Artists try to avoid “pretty” and instead seek out “beauty.” Yet, subjects that have historically and traditionally been felt to be pretty such as a landscape or sunset can also be beautiful. The terms are not mutually exclusive.
Now that I have explained how artists deal with the issues of Pretty and Beauty lets move on to the third important word – “Aesthetics.” When you see something that has a quality of a high order (something beautiful) you get a feeling and that feeling is sometimes hard to describe. How do you describe the “Feeling” you get from something beautiful? It is not difficult to describe what you actually see, but what do you say to capture the feeling itself. A term artistís use is “Aesthetic.”
“Aesthetics” is the awareness of beauty. It is the value we associate with something that is beautiful. It lets you describe the feeling you have when in the presence of beauty and it can be influenced heavily by cultural, personal, and commercial tastes.
If someone were to ask you how you felt when you looked at a really cool T-shirt — what would you say? I would have no way to accurately describe it, so I would just say, “I had an aesthetic feeling,” or put another way, I might say that it appealed to my commercial aesthetic.
If someone were to ask me how I felt when I saw the Grand Canyon in Arizona for the first time, I would have no way to accurately describe it, so I would just say “I had an aesthetic feeling,” or put another way, I might say that it appealed to my cultural aesthetic.
If someone were to ask me how I felt when I saw Jasper John’s Three Flags painting for the first time, I would have no way to accurately describe it, so I would just say “I had an aesthetic feeling,” or put another way, I might say that it appealed to my personal aesthetic. (I love that particular painting because I connect a value to it — a representation of freedom both nationalistically and artistically. It is a painting that continues to inspire me and I get a little choked up every time I think about the experience of seeing it in person).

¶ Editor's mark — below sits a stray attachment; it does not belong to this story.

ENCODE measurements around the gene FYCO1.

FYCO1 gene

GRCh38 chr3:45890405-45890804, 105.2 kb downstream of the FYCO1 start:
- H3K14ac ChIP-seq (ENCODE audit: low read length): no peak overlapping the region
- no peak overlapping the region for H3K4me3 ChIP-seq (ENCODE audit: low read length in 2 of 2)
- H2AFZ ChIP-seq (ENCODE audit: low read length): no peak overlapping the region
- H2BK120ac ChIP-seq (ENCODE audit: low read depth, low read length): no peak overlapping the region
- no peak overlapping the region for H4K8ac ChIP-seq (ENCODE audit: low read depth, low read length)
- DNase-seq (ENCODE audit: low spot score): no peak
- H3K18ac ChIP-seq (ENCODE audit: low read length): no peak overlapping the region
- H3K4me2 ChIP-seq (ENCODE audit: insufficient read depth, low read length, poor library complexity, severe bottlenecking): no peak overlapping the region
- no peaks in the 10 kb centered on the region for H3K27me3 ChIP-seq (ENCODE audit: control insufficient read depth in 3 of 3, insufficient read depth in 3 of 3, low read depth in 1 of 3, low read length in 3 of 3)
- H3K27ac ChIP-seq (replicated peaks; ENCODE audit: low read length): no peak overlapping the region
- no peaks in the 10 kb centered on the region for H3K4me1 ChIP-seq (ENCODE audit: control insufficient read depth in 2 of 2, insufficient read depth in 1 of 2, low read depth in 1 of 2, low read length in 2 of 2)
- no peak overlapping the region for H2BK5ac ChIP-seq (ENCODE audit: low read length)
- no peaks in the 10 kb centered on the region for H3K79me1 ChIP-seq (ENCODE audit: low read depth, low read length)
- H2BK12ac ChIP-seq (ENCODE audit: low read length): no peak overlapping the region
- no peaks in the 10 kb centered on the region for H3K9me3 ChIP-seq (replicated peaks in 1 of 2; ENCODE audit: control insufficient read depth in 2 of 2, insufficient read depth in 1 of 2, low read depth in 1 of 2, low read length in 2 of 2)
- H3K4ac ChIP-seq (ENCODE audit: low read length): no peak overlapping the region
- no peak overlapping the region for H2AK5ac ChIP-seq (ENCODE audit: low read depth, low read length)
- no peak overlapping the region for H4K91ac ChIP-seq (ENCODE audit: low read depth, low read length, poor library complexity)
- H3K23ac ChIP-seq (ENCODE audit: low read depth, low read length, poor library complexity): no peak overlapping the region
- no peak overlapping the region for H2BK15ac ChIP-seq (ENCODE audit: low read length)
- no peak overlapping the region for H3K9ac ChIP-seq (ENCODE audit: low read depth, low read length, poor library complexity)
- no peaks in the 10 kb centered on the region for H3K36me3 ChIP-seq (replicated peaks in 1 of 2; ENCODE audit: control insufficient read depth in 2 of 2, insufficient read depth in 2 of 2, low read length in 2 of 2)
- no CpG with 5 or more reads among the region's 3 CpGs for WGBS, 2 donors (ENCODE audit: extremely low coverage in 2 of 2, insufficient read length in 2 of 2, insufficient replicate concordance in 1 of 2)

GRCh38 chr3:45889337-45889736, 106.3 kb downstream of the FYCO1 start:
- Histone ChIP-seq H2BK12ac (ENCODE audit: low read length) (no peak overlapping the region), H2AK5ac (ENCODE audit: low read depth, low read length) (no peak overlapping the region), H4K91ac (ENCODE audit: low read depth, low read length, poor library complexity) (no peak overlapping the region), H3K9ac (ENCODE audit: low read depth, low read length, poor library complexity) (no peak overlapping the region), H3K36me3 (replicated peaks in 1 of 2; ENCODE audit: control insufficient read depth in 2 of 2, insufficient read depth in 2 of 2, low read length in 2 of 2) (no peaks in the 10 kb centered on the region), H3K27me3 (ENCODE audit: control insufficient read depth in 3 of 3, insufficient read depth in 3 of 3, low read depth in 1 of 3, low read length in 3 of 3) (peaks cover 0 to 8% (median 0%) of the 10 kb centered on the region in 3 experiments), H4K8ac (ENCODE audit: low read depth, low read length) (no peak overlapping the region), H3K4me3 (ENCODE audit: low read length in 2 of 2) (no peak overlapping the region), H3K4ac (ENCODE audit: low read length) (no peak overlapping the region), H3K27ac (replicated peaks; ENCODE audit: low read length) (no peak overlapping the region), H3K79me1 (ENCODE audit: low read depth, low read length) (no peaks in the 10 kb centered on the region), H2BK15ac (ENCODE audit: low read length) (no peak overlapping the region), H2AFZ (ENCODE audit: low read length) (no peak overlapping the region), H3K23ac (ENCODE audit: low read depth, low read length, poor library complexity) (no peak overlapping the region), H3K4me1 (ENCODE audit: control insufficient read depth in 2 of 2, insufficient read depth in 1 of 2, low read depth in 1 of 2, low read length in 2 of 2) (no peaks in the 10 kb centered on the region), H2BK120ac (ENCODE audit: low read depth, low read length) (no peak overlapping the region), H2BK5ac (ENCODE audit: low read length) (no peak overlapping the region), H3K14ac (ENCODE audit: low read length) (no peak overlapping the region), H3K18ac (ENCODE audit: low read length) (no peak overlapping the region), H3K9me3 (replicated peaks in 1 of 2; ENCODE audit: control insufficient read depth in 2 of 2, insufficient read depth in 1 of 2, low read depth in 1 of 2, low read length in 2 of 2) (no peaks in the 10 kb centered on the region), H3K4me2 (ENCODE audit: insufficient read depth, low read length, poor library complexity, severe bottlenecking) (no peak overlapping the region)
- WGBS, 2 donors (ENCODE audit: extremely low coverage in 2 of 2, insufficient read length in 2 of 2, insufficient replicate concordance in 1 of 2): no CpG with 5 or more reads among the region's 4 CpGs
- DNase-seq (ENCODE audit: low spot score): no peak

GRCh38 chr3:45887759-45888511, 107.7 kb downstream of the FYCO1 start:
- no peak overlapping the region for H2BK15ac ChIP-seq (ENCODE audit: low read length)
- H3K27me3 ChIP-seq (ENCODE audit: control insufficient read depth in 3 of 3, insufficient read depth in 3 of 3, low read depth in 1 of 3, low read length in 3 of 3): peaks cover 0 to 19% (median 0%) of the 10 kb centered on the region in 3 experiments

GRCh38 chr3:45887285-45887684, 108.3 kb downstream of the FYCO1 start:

The word “Aesthetics” is the art world’s gift to Mankind. It is a present that gives us the ability to describe the indescribable.
The words “Pretty,” “Beauty” and “Aesthetics” help us to think differently about the things in life we see. They help us differentiate our feelings. They help us to be more accurate about the way we emote and at the same time enable us to become more open to what is around us.
With these words, we can now understand why some beautiful things give us an aesthetic experience even though they are not pretty. For example although I find bugs ugly (certainly not pretty), I am aware that the aesthetics of a bug makes them beautiful in the eyes of some people.
Your Interpretation Essay Project is as follows:
There are two parts to this assignment. Both parts must be included in your finished essay.
1. The first part is to look through your textbook and find a work of art that you think is beautiful, but believe most other people would not think is pretty. Write about why you think it is so beautiful.
2. The second part is to explain why you think most people would not think it is pretty. Both parts are equally important. Spend as much time thinking about the second part as you do the first.
Obviously, the piece you choose will be something you like. It is difficult to find beauty in an object that you don’t like. Nevertheless, do NOT select the same piece you chose for the “Likes and Dislikes” assignment. I want you to explore the rich diversity of visual experiences that the book has to offer, so don’t play favorites. It hurts the other artist’s feelings.